Burton - PR2223 A1 1638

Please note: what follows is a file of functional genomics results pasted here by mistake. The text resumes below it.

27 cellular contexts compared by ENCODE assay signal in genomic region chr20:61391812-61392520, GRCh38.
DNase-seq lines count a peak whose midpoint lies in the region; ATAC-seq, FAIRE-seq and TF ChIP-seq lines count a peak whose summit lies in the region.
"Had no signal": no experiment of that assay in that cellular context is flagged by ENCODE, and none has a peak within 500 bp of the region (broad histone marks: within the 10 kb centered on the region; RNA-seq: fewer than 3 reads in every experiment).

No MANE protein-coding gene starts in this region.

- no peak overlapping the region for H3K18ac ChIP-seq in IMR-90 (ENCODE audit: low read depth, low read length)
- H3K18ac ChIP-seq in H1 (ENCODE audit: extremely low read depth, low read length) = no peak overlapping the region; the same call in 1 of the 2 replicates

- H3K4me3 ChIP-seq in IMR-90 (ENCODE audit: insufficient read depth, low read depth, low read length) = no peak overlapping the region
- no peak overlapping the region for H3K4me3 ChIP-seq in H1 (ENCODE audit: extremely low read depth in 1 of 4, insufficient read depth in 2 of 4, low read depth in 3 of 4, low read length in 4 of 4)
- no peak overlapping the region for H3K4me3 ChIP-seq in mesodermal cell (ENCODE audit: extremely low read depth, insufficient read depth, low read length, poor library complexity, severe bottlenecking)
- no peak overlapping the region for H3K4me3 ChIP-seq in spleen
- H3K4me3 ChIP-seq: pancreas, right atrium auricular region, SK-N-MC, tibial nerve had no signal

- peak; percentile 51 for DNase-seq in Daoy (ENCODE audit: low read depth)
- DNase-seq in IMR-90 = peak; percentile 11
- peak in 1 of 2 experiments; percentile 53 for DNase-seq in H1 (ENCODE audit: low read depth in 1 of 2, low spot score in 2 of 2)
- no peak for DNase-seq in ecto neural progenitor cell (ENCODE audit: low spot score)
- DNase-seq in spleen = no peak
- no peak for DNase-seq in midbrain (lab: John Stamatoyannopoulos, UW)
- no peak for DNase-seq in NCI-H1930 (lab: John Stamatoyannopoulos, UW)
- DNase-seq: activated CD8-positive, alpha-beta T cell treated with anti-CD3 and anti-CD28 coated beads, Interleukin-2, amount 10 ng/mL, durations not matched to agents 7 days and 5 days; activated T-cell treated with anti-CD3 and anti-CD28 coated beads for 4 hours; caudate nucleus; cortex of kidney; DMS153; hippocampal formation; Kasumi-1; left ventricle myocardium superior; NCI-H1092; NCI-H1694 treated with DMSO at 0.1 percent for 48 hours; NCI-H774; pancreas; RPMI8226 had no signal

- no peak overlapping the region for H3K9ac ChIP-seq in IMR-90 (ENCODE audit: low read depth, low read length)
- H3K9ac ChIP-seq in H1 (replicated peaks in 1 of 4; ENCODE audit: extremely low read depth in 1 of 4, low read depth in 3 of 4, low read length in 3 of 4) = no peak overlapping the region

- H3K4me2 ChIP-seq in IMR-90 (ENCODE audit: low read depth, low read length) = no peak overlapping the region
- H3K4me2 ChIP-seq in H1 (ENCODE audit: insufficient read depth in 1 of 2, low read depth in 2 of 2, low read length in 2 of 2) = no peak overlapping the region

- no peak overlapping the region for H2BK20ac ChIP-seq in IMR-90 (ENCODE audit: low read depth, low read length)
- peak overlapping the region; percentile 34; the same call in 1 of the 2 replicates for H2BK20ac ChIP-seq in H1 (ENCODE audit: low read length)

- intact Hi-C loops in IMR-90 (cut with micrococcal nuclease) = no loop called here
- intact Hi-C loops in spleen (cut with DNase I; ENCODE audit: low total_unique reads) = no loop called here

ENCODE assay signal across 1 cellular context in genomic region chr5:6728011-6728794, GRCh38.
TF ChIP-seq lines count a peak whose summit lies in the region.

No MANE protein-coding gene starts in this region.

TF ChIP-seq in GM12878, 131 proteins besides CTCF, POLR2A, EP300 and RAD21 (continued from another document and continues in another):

D E M o c R I ·r u s t• tht Reader; 7.1 which 1£any man fiudied, he lhould b_eas wife ash~ was:. But all will not ferve;R hetoricians, in oftentattonem l~qstactlatu multa agttant,oitt oftheir volubility oftongue, will ·talke much to .no purpofe; Orators can perfwadeother men what they·will, quovoi11nt, unde volrmt, move;•pacifie, e.c;;·: but cannotfettle their owne braines: -what f.1ith T11Uj? Mal~ indij(r- . , tam p_ruden~iam, _quam ioquacem jf11~tttram; and ~s 9,seneca f~conds hun, ~f.:f,~ :;.~:;, a wife mans Orauon lhould.not be polite or fohcttous. ' Fabuu efieemes ,.,;,,.,. fopi· 110 better of'?oft ofthem, either in fpeech, acrioo, gefiure, then ai_ men ;;'::!,j,;,~~ befide ·themlelves, mfanos duiamatores ;fo cloth Gr.egory, No" miht faptt ,.,.. IJ"i.fermone, fodqui fac1ufaptt. Make the befi of him, a good O,rator is a ~~;;/::C;;,~; turn-coat, an e~tl man, bomu Oratorfe{st~m 111r, hts tongue IS fee to fale, j•l!atiom: fuhe is ameere v01ce, ask he fatd ofa Ntghttngale; dat fine mmte fonum, an "'"'"pea... . hyi)erbolicallliar, a flatterer, a parafite, anli as 1 Ammiamu M a~celltnH4 {~:";;.~_'""'"· will a corruprctng-cofener; one that cloth more mtfch'.efe by hts.fatre fpee· 'k L·pfi... '~~"" che; then he that bribes by,mony;for amantnay withmore facility avoid funt ,pr<terc• him 'that circumvents by .mony, then him that deceives with _glofing i'~: ~.,o.pl"' termes; wluch mademsocratesfo much.abhorand explode them. "Fra- m•l'f'"" 'Vi· caftorilll a famous Poet, freely grants all Poets to be mad; fo cloth " Scali. derurqui.ora- • ger; and w.ho doch not~ Au~ uifanit.fomo, attt .verr'focit~Hor.Sat.~.i.z .. ~;;~;~~;,i.."' Ir{antrelubet, '· vcrfm componert. Vrrg .3.Eg-l. fo ~erptm mcerpretslr,all · ~u cmvmpltr. Poets are mad, a company ~fbitter S~tyrifis, de~r:ufro;s, or.elfe parafiri- :_;~~.~i. ' call applauders: and whaus Poetry n fdfe;· b~e:as A.o'jhn botds,- f'tnum, PI"'''"'· . errorif ab ebrttS_ do{lmb11s picpmatum?•Youmay gw~ ~hat-cenfure ofthem ~~~,"!;';,;•· !n gen~rall, which Str ThomM Moo~e onc~dtd ofG:e,manm B•riXI';" Poe1ns ty•.. ,&c. ptparucula·t· ~--- vebuntttr . (' .. . r · H':r· .~~ •., ..J!I.. .. qWJ~ittfllrit•. · . . lm!e ftultrt~.t,(jlvAm halltfant Furt.iJ,'.< . ' · ·' · ' ':.:~;~;~:~";, Bud,.m m an Eptftle ofhts to Lupfetm, ·. wt11 have•c1Vlll Law to be the & Poet•,&•; tower ofwifedome ;another honours Phyficke, ~he-Q!inteffetici: of Na- ' ture; a t~ird tumbles them bo~h downe, and fets up'the flag of his owne· peculiar [cience.Your fup :·rcilious <:;riticks,Gramma!icall triflers,Noremakers, curious.Antiquaries, finde out all the ruidesofwic, ineftiarum. . ., tietrct,u ,amongfi the rubbtlh of old wmers; P Proft.ultu habent niftaiup•td f;~~~ ""li (u!Jicw<tinvemre, qu•dm·attorrtmJmptu vertantvmo, allfooles with · them that cannot find fault; th~y correcr others, & are.hoc in acold caufe; puzzle themfelves to finde out how·many fireecs in· Rome, houfes, gates; - towers, Homers country, .IEnea mother, Niobes daughters, an Saphcpub: licafuerit?ovrms lpriw extiterit anga!lma, &c. & aliaqu.t dtdrfcendaef- qMacroUO:. . font foi e ,ft [wu ,as' Seneca holds. What cloches the Senltors did wear in ~"'iJ;;.~·6• i Jl.o"!e, what !hoes,how they fate, where they went tcrtheclofe fiool, how . many d11hes m at?effe,whac fawce rwh1chforrhe ptefenc for an hiftorian to relace,Caccordtng to Lodo•Jic. J7"t~rs,is v~ry ridiculous, is to r~em moft ~:;!!-~;~:!:.. prec10us elaborate ftuffe, ~hey admtred for tt, and as proud,asmumphant rp > in the meane ttme. for thts difcovery, as ·,if they had wonne a city, or· conquered a provmce; · as nch astfthey had found<tMineofGoldore. 1fl!!.ofvii authores •hfordil commentil ft•io p'ercaca"t &ftercorant, onefaith, they bewray and dawbe a company of bookes and good Authors, wir!t .. . . .. thetr abfurd <;o_mmems,.correflorum fterq~ti/inia, • Scaligercals them,and j.~:;·'i.~"; iliew thetr Wtt m cenfurtng others, a company of foolilh note-makers, <6' P: · t humbl~- ·